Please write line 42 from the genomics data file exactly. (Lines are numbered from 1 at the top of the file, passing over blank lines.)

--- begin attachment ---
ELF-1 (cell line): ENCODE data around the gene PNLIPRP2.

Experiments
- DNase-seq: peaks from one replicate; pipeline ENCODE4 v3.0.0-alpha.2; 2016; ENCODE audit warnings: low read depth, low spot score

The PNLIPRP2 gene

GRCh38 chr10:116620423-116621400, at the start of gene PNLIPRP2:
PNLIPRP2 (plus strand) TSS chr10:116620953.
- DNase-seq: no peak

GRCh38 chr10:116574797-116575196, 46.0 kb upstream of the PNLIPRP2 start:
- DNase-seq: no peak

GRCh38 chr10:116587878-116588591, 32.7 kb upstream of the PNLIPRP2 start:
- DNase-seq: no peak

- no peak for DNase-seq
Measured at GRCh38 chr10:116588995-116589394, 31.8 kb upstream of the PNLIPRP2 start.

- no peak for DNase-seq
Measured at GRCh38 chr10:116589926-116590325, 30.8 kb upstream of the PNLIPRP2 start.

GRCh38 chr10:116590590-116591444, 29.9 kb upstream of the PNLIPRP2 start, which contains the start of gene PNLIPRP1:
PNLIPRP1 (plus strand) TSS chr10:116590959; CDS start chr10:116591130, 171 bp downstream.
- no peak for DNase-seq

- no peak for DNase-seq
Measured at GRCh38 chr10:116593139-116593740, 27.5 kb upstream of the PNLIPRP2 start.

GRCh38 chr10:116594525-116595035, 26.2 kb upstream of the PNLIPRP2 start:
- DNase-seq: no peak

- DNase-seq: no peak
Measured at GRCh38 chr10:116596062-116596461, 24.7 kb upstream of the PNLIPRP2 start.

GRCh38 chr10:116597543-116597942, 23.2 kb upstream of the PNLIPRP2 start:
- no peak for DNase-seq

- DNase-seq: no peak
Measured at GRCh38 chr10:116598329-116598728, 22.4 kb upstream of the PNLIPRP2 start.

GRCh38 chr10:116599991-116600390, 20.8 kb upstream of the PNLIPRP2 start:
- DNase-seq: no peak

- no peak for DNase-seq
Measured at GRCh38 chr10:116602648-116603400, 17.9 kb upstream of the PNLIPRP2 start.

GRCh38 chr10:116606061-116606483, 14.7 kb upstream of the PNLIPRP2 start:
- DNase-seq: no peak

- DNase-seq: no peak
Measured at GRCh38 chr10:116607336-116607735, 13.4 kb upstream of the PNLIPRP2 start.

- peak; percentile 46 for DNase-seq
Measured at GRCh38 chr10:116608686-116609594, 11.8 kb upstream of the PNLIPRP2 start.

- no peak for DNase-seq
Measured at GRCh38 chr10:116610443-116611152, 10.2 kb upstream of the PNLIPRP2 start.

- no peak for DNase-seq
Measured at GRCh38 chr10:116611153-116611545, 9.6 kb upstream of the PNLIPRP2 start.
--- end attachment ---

Measured at GRCh38 chr10:116611153-116611545, 9.6 kb upstream of the PNLIPRP2 start.